Handsome, evocative pen-and-wash artwork transports this merry adventure tale to impressive heights. Young Bubble is shipped to his aged cousins for a week while his parents are away. The two grizzled characters take the boy under wing and for entertainment, they build a model sailboat Bubble has brought along. The instructions say to put the finished model in water for it to attain full size. Sure enough, the next morning the ship is ocean-worthy, so the three set sail. Bubble is the captain, old man Granstrom is the cook (and a rotten one at first, given to such oaths as “glutinous glowworm” and “rubbery rattlesnake” when he burns the baloney), while Herring August stands lookout. Their minor exploits (including a stint as pirates, stealing a candy bar and red pencil) come to a close when the oatmeal runs out. They return home, dry off the boat, and now it sits on their mantle waiting for the next adventure. A fine blend of fantasy and tongue-in-cheek enterprise, with engaging characters, a mellow mood for all the adventure (this book could serve as a lullaby), and steady pacing, all knit together with Kruusval’s excellent detailed illustrations. (Picture book. 4-7)

Pub Date: April 18, 2001

ISBN: 91-29-65348-7

Page Count: 32

Publisher: R&S/Farrar, Straus & Giroux

Review Posted Online: May 20, 2010

Kirkus Reviews Issue: Jan. 15, 2001

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It takes a village to make a school. In Chad, big brothers and sisters lead the way for younger children on the first day of school. Little Thomas is full of questions. When he and the other children arrive, there are no classrooms and no desks. But the teacher's there, holding a trowel. "We will build our school," she declares. Everyone sets to work, making mud bricks that dry in the sun and a roof out of grass and saplings. Thomas loves his lessons; every day he learns something new. At the end of the school year, the minds of the students "are fat with knowledge." And just in time: The rainy season arrives and makes short work of the schoolhouse. Come September, they'll start all over. Rumford's illustrations make great use of color, dark brown skin and bright shirts, shorts and dresses against golden backgrounds, the hues applied in smudgy layers that infuse each scene with warmth—until the gray rains arrive. It's a nifty social-studies lesson tucked into a warm tale of community. (Picture book. 4-7)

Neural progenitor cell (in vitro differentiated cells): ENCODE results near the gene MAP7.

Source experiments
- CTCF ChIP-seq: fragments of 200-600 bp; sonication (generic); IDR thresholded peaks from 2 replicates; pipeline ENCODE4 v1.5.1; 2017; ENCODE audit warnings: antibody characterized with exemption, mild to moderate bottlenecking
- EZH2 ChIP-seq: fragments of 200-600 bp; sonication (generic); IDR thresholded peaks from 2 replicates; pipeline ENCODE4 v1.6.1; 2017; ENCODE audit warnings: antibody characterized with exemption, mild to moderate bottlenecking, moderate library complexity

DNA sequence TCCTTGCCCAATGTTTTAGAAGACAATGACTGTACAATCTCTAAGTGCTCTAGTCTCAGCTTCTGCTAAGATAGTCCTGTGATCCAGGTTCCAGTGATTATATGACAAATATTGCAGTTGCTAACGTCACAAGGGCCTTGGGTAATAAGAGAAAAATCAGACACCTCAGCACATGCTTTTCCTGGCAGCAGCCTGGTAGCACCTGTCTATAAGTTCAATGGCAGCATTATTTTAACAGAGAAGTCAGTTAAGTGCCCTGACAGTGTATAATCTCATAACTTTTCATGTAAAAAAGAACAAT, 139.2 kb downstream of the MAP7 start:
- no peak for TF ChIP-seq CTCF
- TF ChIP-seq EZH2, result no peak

Pub Date: Oct. 1, 2010

ISBN: 978-0-547-24307-8

Page Count: 32

Publisher: Houghton Mifflin

Review Posted Online: Oct. 1, 2010

Kirkus Reviews Issue: Oct. 1, 2010

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            There are many parallel legends – the seal women, for example, with their strange sad longings – but none is more direct than this American Indian story of a girl who is carried away in a horses’ stampede…to ride thenceforth by the side of a beautiful stallion who leads the wild horses.  The girl had always loved horses, and seemed to understand them “in a special way”; a year after her disappearance her people find her riding beside the stallion, calf in tow, and take her home despite his strong resistance.  But she is unhappy and returns to the stallion; after that, a beautiful mare is seen riding always beside him.  Goble tells the story soberly, allowing it to settle, to find its own level.  The illustrations are in the familiar striking Goble style, but softened out here and there with masses of flowers and foliage – suitable perhaps for the switch in subject matter from war to love, but we miss the spanking clean design of Custer’s Last Battle and The Fetterman Fight.          6-7

Pub Date: Aug. 1, 1978

ISBN: 0689845049

Page Count: -

Publisher: Bradbury

Review Posted Online: April 26, 2012

Kirkus Reviews Issue: Sept. 1, 1978

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